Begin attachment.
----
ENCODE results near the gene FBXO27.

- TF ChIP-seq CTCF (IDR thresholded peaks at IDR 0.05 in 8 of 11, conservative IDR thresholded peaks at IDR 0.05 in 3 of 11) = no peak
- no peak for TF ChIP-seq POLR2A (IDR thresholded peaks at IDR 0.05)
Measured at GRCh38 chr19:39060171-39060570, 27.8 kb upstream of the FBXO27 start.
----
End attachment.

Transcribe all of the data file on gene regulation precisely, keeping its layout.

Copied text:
ENCODE results near the gene FBXO27.

- TF ChIP-seq CTCF (IDR thresholded peaks at IDR 0.05 in 8 of 11, conservative IDR thresholded peaks at IDR 0.05 in 3 of 11) = no peak
- no peak for TF ChIP-seq POLR2A (IDR thresholded peaks at IDR 0.05)
Measured at GRCh38 chr19:39060171-39060570, 27.8 kb upstream of the FBXO27 start.